My Research Interests:
A. Observational Cosmology:
One of the
fundamental problems in modern cosmology is the question of how galaxies evolved after their formation. There is a considerable evidence to support the view that most galaxies were formed at z < 3 (e.g.
Pascarelle, et al. 1996). However, there is no single consistent theory to explain the diverse morphology of galaxies that we observed nearby and distant parts of the universe. One possible theory to relate
different morphological types is through interaction of galaxies and merging galaxies (Hernquist 1993). A systematic search for interacting galaxies and mergers (galaxies that merged) in deep sky surveys will enable
us to evaluate the importance of interaction and merging to galactic evolution at diferent redshifts.
I have developed a systematic search criterion for interacting and merging galaxies that could directly
apply to deep sky surveys (Kao 2002). Currently, I am studying the evolution of merger rate of galaxies as a probe on galaxy formation and evolution theories. CCSF
students may involve themselves in developing computer algorithms to automatically detect these objects in deep sky surveys (such as the Hubble Deep Field
data set which is in the public domain, and the early-release Sloan Digital Sky Survey data set through colloboration with the University of Chicago, or be directly involved in observations to gather their own data set to analyze. I am planning to obtain observing time in various observatories through different collaborations.
B. Extragalactic Astronomy:
As mentioned previously, interacting and
merging galaxies may have cosmological implication. They do, however, definity have significant evolutionary changes during the process. In order to understand qualitatively the evolutionary process, we need to
study these systems in detail. I have obtained multiband photometric data of a sample of thirty systems of interacting and merging galaxies. Spectroscopic data from ultraviolet to near-infrared will be obtained
through colloboration (with Marianne Takamiya, and others) will be used to constrain chemical evolution, masses (Takamiya, et al. 2001), etc. of these systems.
Students involved in this area of
research will have the opportunity to learn about astronomical spectroscopy through participation in observational runs at observatories and through the analysis of the spectra from these systems.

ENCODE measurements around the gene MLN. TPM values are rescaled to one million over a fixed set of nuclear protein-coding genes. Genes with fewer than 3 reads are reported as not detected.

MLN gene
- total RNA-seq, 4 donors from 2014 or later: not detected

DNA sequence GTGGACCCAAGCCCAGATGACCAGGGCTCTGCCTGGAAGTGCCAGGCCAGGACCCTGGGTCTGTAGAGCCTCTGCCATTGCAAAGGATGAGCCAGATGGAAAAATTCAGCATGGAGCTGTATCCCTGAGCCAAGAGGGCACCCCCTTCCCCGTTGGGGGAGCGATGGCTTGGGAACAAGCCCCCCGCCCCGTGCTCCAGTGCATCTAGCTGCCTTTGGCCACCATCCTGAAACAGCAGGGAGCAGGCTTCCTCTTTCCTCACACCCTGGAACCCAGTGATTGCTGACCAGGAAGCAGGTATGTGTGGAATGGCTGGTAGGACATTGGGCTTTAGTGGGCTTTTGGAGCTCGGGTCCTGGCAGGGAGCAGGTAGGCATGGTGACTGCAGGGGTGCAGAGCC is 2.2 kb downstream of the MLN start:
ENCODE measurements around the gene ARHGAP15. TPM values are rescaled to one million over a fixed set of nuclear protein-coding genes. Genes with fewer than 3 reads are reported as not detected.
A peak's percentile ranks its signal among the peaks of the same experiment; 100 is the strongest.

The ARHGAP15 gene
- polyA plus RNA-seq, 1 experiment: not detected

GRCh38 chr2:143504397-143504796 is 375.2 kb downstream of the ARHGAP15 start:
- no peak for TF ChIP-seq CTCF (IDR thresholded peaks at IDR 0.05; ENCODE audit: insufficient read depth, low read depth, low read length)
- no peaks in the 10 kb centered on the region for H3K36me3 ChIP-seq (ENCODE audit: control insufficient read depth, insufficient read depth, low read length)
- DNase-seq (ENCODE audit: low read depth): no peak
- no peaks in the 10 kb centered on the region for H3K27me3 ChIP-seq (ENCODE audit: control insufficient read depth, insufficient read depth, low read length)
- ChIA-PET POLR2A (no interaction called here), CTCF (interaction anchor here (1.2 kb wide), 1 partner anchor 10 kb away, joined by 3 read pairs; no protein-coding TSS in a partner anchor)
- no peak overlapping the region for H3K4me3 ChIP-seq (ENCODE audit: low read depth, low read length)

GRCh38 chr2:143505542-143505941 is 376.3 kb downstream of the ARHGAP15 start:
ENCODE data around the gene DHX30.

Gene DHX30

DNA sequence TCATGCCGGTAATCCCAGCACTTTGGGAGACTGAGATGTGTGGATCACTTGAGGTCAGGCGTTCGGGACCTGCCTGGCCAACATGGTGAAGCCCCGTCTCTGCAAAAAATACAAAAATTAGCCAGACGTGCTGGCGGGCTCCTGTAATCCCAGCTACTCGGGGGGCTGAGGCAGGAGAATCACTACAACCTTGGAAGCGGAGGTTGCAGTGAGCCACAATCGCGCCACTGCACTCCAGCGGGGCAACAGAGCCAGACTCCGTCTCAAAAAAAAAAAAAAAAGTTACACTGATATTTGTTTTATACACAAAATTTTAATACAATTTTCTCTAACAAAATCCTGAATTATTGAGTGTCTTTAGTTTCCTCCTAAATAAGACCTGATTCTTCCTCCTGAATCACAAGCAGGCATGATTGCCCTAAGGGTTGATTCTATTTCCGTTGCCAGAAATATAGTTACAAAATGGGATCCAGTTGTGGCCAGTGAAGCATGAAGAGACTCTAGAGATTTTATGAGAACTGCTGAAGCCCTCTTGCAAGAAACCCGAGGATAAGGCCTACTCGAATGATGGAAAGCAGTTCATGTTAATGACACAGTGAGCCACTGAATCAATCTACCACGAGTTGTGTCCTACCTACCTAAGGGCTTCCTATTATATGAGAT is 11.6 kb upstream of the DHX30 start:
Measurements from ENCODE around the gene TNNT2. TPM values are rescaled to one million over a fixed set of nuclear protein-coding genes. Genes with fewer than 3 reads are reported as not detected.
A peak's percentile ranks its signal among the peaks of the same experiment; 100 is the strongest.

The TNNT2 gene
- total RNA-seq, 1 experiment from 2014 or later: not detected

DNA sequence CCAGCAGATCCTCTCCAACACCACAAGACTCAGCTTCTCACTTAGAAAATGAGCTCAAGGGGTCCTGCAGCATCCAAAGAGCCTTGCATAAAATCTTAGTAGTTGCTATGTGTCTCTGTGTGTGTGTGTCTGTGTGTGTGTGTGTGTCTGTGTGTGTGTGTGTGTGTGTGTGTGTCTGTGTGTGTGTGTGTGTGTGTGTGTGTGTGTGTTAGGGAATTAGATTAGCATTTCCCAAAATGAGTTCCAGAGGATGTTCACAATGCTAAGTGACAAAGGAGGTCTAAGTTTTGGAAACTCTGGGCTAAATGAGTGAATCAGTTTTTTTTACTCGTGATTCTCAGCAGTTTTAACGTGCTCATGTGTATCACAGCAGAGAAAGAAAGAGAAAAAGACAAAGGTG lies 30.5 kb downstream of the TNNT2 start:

C. Near-Infrared Studies of the Outer Solar System:
In collaboration with Professor Takeshi Oka at the University of Chicago. I am studying the variation of molecular hydrogen and protonated
molecular hydrogen ion (H3+) emission from spectroscopy and
narrow band imaging. Emission lines from both species are good probes to study plasma conditions in the ionosphere's of Jupiter, Saturn, and Uranus (Miller, Lam, & Tennyson 1994). this project is on going.
Some of the ground-based observations will be carried out at the Apache Point Observatory of the Astronomical Research Consortium and Yerkes Observatory. Students would be able to participate in gathering, reducing and analyzing the data, and do modeling (either the plasma conditions on Jupiter, the
aerosol structure of the atmosphere of Uranus, etc.).
Henquist, L. 1993. "Mergers and the Origin of Early-Type Galaxies". The Environment and Evolution of Galaxies, M. Shull & H. Thronson, Jr., Kluwer Acad. Pub,. p37.
Kao, L., 2002. "The Appearance of High Redshift Interacting and Merging Galaxies", (In preparation for publication)
Miller, S., H. A. Lam, & J. Tennyson 1994.
"What Astronomy has learned from Observation of H3+", Can. J. Phys. 72:760.
Pascarelle, S. M., et al 1996. "Sub-galactic Clumps at a Redshift of 2.39 and Implications for Galaxy
Formation", Nature 383:45.
Takamiya, M., M. Chun, I. Jorgensen, & L. Kao 2001. "Masses of Nearby Galaxies from WIYN IFU Spectroscopy", Proceeding of the Mass of Galaxies at Low and High Redshift.